June 16th, '47.
My relations, Ellis and Acton Bell, and myself, heedless of the repeated warnings of various respectable publishers, have committed the rash act of printing a volume of poems. The consequences predicted have, of course, overtaken us; our book is found to be a drug; no man needs it or heeds it; in the space of a year our publisher has disposed but of two copies, and by what painful efforts he succeeded in getting rid of those two, himself only knows.
Before transferring the edition to the trunk-makers we have decided on distributing as presents a few copies of what we cannot sell: and we beg to offer you one in acknowledgment of the pleasure and profit we have often and long derived from your works.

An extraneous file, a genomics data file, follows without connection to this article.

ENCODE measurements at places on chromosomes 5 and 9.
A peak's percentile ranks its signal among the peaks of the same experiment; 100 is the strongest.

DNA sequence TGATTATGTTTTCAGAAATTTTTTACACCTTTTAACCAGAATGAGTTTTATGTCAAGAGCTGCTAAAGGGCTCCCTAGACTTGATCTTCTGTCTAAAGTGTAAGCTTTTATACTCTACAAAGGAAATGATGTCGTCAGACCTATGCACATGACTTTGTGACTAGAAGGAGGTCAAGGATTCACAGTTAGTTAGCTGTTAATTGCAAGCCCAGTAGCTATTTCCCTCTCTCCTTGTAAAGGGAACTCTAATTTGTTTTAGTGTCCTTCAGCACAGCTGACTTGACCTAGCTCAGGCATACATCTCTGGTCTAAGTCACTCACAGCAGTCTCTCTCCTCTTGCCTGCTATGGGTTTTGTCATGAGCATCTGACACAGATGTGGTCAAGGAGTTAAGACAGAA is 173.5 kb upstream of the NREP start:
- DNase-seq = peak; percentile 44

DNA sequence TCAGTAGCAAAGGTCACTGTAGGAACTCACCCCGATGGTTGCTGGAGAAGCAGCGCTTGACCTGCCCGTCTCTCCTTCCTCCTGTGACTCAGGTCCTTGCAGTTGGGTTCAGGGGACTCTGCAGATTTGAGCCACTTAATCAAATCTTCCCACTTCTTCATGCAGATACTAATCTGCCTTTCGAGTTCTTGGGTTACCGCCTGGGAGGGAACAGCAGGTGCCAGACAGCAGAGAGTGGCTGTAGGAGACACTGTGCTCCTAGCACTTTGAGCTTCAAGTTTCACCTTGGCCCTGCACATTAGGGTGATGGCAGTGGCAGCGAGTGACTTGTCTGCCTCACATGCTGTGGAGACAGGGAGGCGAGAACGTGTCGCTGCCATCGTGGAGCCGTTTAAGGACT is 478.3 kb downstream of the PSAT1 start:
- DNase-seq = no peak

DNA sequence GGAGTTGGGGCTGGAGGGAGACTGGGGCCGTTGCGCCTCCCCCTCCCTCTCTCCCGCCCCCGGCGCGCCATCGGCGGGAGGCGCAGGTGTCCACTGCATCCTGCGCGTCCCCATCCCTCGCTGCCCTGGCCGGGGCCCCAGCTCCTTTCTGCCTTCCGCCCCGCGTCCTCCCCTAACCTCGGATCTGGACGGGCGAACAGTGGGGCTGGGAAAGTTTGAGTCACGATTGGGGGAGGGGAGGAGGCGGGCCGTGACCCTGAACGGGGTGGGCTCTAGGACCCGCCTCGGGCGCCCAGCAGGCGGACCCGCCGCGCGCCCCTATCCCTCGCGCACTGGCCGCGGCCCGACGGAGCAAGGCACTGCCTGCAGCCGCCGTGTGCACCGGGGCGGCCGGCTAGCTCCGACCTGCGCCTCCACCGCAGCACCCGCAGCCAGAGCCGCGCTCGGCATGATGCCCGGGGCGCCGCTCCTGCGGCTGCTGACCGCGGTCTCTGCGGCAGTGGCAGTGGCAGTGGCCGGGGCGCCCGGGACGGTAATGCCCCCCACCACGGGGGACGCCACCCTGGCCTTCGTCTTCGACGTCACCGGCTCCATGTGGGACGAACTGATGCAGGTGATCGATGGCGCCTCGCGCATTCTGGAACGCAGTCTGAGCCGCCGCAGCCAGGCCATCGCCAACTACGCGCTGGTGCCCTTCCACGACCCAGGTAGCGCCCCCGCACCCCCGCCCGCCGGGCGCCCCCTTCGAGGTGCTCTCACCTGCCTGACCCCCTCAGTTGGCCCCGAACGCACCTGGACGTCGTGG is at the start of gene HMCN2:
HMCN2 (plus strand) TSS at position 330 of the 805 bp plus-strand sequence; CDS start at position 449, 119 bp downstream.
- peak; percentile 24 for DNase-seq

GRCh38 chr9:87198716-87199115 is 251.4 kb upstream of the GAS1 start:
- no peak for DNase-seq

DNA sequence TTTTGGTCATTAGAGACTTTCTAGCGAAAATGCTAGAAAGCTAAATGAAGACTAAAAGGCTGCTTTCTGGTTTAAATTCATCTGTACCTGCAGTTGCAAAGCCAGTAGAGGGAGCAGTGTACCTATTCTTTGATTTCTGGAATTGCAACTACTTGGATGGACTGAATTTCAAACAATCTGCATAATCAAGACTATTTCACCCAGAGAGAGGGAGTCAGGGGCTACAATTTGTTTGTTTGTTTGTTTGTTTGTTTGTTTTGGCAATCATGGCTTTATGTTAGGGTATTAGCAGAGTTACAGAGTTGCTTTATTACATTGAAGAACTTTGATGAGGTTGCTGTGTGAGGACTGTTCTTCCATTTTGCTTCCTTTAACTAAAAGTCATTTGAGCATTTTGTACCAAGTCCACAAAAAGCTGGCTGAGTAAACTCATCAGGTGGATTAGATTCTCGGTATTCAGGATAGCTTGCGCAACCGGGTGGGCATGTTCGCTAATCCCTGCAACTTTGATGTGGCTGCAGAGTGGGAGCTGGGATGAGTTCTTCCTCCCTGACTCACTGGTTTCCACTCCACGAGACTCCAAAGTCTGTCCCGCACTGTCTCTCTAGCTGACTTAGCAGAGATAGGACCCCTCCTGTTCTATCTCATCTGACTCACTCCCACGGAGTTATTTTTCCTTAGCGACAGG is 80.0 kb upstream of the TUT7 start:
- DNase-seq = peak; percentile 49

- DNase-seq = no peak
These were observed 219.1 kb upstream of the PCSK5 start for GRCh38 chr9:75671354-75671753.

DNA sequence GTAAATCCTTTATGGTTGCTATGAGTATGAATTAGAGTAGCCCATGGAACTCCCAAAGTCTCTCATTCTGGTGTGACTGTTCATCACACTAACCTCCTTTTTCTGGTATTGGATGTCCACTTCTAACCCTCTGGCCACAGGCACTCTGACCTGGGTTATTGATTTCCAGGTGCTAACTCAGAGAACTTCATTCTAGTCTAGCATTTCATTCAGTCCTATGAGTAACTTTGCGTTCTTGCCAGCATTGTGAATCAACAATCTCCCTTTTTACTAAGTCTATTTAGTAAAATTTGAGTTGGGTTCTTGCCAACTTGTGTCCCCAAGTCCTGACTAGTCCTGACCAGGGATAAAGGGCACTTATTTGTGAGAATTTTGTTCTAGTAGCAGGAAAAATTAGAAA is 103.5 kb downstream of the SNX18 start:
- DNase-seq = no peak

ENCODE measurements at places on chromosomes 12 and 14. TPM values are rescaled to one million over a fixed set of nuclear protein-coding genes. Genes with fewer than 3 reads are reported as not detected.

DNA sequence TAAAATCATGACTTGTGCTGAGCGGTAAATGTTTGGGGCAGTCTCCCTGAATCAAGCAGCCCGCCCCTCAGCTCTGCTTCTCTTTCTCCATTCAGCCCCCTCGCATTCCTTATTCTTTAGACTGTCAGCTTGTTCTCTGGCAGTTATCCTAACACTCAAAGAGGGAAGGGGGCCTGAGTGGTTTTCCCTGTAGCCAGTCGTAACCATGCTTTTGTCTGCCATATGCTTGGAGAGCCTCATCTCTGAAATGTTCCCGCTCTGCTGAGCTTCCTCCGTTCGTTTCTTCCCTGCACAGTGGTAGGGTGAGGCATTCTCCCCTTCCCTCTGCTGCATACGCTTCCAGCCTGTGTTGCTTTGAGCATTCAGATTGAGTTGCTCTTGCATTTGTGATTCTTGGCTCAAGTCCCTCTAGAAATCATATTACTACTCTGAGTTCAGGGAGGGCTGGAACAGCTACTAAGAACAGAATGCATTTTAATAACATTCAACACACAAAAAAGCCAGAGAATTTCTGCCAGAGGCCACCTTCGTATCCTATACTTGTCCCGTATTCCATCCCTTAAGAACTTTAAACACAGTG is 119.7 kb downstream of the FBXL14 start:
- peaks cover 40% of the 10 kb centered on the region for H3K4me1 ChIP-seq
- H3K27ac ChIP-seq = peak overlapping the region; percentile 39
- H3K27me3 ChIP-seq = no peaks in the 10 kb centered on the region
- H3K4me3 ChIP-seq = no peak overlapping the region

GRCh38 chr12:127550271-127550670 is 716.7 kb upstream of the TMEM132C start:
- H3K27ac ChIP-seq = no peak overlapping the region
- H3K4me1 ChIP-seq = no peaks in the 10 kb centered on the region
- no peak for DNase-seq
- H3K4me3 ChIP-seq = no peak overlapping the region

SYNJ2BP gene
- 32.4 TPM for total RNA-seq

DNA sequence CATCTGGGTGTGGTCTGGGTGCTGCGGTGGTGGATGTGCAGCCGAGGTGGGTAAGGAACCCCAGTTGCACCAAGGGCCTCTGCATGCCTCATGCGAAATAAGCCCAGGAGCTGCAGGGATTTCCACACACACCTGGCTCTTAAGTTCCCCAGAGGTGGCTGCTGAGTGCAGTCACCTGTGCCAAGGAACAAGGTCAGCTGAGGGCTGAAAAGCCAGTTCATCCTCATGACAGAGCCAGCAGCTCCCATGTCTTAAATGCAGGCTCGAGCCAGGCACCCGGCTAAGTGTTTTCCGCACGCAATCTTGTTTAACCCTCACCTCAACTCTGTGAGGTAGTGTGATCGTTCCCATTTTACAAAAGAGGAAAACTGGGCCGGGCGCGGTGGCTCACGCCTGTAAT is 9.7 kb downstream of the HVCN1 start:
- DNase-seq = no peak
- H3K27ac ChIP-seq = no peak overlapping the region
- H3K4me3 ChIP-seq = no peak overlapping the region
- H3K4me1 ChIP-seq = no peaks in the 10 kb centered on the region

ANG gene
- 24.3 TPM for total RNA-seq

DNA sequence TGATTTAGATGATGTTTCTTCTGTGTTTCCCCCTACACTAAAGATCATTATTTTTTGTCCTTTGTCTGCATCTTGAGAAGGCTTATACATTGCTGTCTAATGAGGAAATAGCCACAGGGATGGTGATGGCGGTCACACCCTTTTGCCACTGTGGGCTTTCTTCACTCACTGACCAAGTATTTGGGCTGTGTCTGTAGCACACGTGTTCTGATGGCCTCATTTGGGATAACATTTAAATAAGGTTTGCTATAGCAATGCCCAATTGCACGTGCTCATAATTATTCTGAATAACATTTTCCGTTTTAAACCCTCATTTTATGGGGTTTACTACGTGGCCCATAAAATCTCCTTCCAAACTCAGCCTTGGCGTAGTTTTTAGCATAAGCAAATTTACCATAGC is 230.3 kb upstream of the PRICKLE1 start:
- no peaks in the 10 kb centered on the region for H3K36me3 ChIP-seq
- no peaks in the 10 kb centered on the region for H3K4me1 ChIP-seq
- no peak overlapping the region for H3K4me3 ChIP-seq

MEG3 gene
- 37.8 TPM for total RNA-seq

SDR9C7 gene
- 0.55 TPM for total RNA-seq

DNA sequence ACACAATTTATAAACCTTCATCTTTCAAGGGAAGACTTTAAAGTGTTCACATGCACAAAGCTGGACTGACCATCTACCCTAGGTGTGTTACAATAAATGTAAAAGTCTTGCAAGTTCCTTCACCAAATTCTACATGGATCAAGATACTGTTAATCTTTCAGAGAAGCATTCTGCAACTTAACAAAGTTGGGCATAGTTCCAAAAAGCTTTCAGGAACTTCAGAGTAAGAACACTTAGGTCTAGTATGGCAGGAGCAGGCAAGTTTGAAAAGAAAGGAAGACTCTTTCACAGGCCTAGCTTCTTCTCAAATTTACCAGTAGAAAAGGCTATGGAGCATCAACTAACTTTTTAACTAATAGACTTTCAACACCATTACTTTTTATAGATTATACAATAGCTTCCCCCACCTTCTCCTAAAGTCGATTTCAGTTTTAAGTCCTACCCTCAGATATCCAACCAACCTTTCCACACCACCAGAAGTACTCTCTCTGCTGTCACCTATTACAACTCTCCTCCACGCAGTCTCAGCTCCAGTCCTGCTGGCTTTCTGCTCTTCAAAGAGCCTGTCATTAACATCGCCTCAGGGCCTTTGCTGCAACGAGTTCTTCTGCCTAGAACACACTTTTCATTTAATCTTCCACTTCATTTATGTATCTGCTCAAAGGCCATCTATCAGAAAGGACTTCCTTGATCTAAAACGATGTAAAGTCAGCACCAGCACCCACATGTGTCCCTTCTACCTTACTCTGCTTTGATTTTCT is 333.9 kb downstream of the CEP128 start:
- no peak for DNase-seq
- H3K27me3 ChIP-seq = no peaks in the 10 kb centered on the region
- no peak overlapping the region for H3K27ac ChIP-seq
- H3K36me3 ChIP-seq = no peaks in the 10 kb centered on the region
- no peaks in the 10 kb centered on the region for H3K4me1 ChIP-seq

I am, Sir, yours very respectfully,
-from The de Quincey Memorials: Being Letters and other Records, here first Published from Communications from Coleridge, the Wordsworths, Hannah More, Professor Wilson, and Others. Edited, with Introduction, Notes, and Narrative by Alexander H. Japp in Two Volumes (London: William Heinemann, 1891) vol. ii